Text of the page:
"On the level of pure politics, I sometimes scratch my head over what they're doing," Weiner said. "In some ways, it's very shortsighted."


Republican lawmakers in Michigan and Wisconsin used their lame-duck sessions to consolidate power in their respective legislatures before incoming Democratic governors and other elected office holders were seated in January, leading to protests at both capitols.

Photo credit: Creative Commons/Flickr user Gage Skidmore

Report: Middle Class Out of Reach for 6 in 10 Americans

Despite the lowest U.S. unemployment rate in 50 years, the American Dream is elusive for most working people, according to a new "Opportunity Index" based on data from the nation's 204 most populous metro areas.

"It's not about how many jobs are open or how many people have jobs, but it's about how good those jobs are," said Ryan Bhandari, co-author of the report, published by the think tank Third Way.

The results, said Jim Kessler, a Third Way executive and the report's editor, reflect an "opportunity crisis" in the United States.

Measuring the quality and quantity of jobs in areas ranging from New York City to Kennewick, Wash., researchers found that just 38 percent of jobs pay enough for a four-person family with two working parents to enjoy a middle- or upper-income lifestyle.

The other 62 percent is divided nearly equally between living-wage jobs, defined as paying enough for a single, childless adult to sustain a modest standard of living with no frills, and hardship jobs that pay so little that even workers with no dependents can't make ends meet.

"This reality explains why, nine years into a recovery and facing 3.7 percent unemployment, American workers still feel distressed economically," the report concluded.

Added to the growing body of research on sluggish wages and rising inequality, the study is more evidence that the "booming" economy is leaving the majority of Americans behind.

"That long-term feeling of stagnation, which has robbed many middle-class Americans of the dream of a better life for their children, has also artificially depressed the labor market," Marketwatch, owned by Rupert Murdoch's News Corp., reported Nov. 26. "Alongside a political war on unions, low wages have dismantled worker bargaining power and made employers greedier about how much they can squeeze out of individual workers."

Given those obstacles, Third Way crunched federal data on wages, cost of living and local employment-to-population ratios to determine which areas offer the most, and least, economic opportunity for workers and their families.

For example, a job in Cedar Rapids, Iowa, which ranked second on the index, needs to pay just over $40,000 to provide a middle-class life, less than half what the same standard of living costs in San Francisco, which ranked 149th.

Third Way — which the New York Times has described as a "radically centrist" organization — acknowledges that the index is strictly a numbers game. It doesn't measure things that make more expensive areas appealing to many people, doesn't consider the desirability of jobs or analyze an area's potential for growth. It simply calculates where workers are more or less likely to fall into the middle class.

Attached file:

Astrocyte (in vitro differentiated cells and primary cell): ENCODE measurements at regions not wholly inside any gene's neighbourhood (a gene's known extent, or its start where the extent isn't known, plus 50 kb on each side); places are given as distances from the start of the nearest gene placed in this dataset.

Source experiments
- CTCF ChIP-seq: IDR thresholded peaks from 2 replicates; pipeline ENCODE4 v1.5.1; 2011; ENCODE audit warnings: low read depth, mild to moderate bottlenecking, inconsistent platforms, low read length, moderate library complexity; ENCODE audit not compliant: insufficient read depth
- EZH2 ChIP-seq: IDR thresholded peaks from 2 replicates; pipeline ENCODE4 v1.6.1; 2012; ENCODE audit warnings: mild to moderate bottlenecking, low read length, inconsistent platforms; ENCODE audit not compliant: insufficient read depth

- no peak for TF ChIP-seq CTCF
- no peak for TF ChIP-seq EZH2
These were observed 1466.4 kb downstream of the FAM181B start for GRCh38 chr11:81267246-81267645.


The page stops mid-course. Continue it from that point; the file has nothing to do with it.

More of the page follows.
Workers' ability to build savings, take vacations, eat out and, more critically, afford health care were factors in determining where their communities landed on the opportunity scale, Bhandari said in an interview with the Daily Mail.

"We took all that information and created our conception of a middle-class job that we think matches up pretty well with what American people want," he said.

Among the findings:

  • Of the 38 percent of jobs that provide some opportunity for upward mobility, 23 percent are middle class, classified as paying enough to support at least half the expenses of a family of four. In dollar terms, that ranges from $44,820 to $80,426 annually, depending on the community. The other 15 percent of jobs are classified as professional, based on higher salaries, not type of work.
  • Rochester, Minn., tops the opportunity scale, with 45 percent of jobs considered middle class or better. At 35 percent, Fayetteville, N.C. came in last.
  • Of the 204 metropolitan statistical areas studied, 12 of the bottom 20 are in the South. Researchers attribute that to a lack of available jobs, not cost of living.
  • In seemingly thriving coastal areas, however, cost of living is the paramount factor driving down opportunity. New York City ranks 135, Los Angeles ranks 143 and affluent Salinas, Calif., is third from last at 202.

The Marketwatch report noted that workers have seen income gains since the 1970s of only 11 percent, while CEO pay has skyrocketed by 1,000 percent.

Executive pay continues to soar a year after the GOP tax cuts, while workers struggle to keep up with inflation. Corporations that promised to invest tax savings in higher wages and new jobs are collectively hoarding billions of dollars and sending the fattest checks ever to shareholders, the vast majority of whom are already part of the 1 percent.

General Motors, which is saving $157 million in taxes this year alone, left workers reeling with November's news that it would shut down five plants and cut 14,000 jobs. What was a body blow to workers and the affected GM communities in Michigan, Ohio and Ontario, was a heyday for investors: share prices soared nearly 8 percent immediately after the announcement.

It wasn't always that way, Washington Post columnist Christopher Ingraham wrote, explaining that corporate profits and labor income were largely in tandem for most of the last half of the 20th century.

"But starting in 2003, profits take off, leaving wages in the dust. The Great Recession took a bite out of corporate profits, but since about 2009, profits have been on an unstoppable tear while labor income has plodded along much more slowly."

Turning that around will require political courage to support strong unions and other workers' rights, while holding corporations accountable, International President Lonnie R. Stephenson said.

"As IBEW members, we're among the lucky ones — workers with good contracts that provide a level of pay and benefits that more Americans used to enjoy," he said. "Now, many of our friends and neighbors fall on the grim end of the Opportunity Index, and it's going to get worse without real change.

"That means keeping the pressure on politicians we helped elect in November, making sure they keep their promises, and committing ourselves to strengthen the gains we made with every election."


Wages are still flat overall since the GOP tax cuts, while corporate profits have climbed 7.5 percent on average, as the chart illustrates.

Chart from Center for American Progress. Data sources: U.S. Bureau of Labor Statistics, U.S. Bureau of Economic Analysis, CPI and FRED Federal Reserve Bank of St. Louis.